Methylation of the nuclear poly(A)-binding protein by type I protein arginine methyltransferases - how and why

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Abstract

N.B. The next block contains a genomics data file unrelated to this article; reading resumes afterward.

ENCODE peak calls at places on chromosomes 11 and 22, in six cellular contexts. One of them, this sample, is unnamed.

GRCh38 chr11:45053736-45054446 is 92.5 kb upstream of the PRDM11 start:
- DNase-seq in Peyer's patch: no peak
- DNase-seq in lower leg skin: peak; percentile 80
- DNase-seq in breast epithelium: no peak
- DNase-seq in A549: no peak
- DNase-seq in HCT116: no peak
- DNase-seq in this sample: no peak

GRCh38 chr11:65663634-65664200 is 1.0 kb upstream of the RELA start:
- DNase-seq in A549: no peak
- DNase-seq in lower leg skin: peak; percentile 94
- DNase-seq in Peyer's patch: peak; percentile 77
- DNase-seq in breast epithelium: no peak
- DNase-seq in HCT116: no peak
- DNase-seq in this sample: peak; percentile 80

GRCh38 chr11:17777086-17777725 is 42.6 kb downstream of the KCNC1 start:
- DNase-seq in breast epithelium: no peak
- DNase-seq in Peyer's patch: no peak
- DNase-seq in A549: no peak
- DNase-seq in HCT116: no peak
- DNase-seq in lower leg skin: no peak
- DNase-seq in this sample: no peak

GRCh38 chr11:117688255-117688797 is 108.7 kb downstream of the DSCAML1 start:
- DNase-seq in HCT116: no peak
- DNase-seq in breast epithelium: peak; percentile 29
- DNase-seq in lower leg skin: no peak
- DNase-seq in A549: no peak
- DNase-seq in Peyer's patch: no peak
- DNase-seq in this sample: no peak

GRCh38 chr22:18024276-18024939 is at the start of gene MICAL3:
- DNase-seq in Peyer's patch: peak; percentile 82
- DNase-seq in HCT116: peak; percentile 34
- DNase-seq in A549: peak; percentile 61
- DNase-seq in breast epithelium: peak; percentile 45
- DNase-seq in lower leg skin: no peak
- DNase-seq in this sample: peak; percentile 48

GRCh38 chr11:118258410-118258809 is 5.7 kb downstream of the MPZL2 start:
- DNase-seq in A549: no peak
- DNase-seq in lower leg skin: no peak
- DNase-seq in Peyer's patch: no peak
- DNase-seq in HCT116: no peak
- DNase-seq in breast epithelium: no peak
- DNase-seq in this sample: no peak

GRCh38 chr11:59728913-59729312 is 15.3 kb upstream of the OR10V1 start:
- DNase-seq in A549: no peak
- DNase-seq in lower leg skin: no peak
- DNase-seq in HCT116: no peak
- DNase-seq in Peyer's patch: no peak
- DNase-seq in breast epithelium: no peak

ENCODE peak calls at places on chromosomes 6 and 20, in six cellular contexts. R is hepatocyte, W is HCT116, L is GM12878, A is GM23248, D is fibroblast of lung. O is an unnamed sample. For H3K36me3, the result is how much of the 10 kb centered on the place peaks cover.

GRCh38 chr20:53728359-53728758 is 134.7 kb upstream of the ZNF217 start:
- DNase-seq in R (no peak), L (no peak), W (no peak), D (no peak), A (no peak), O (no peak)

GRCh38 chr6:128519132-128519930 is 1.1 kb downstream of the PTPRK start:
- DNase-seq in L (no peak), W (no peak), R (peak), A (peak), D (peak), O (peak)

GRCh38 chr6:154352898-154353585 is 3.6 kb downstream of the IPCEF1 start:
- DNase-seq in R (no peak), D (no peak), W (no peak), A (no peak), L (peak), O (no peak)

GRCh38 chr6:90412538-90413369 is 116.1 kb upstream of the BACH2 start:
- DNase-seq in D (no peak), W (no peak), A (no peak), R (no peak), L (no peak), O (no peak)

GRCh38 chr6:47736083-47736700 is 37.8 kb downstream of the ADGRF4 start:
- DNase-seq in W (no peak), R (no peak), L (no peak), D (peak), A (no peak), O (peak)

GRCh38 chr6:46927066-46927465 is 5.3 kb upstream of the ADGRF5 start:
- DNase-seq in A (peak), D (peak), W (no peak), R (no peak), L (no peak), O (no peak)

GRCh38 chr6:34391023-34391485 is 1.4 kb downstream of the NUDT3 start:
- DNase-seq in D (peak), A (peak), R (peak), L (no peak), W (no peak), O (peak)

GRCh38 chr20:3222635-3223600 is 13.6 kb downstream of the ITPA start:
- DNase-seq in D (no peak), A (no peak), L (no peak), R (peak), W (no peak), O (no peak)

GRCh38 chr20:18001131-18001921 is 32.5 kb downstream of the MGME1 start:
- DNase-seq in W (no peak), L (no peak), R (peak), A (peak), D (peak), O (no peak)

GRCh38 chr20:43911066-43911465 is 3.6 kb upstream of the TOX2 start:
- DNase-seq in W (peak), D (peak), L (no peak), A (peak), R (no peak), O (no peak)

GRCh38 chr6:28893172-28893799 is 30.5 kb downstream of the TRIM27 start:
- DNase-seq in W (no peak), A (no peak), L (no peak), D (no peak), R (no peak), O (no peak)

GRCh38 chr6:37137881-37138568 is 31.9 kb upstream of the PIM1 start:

Asymmetric dimethylation of arginine side chains in proteins is a frequent posttranslational modification, catalyzed by type I protein arginine methyltransferases (PRMTs). This article summarizes what is known about this modification in the nuclear poly(A)-binding protein (PABPN1). PABPN1 contains 13 dimethylated arginine residues in its C-terminal domain. Three enzymes, PRMT1, 3, and 6, can methylate PABPN1. Although 26 methyl groups are transferred to one PABPN1 molecule, the PRMTs do so in a distributive reaction, i.e., only a single methyl group is transferred per binding event. As PRMTs form dimers, with the active sites accessible from a small central cavity, backbone conformation around the methyl-accepting arginine is an important determinant of substrate specificity. Neither the association of PABPN1 with poly(A) nor its role in poly(A) tail synthesis is affected by arginine methylation. At least at low protein concentration, methylation does not affect the protein’s tendency to oligomerize. The dimethylarginine residues of PABPN1 are located in the binding site for its nuclear import receptor, transportin. Arginine methylation weakens this interaction about 10-fold. Very recent evidence suggests that arginine methylation as a way of fine-tuning the interactions between transportin and its cargo may be a general mechanism.

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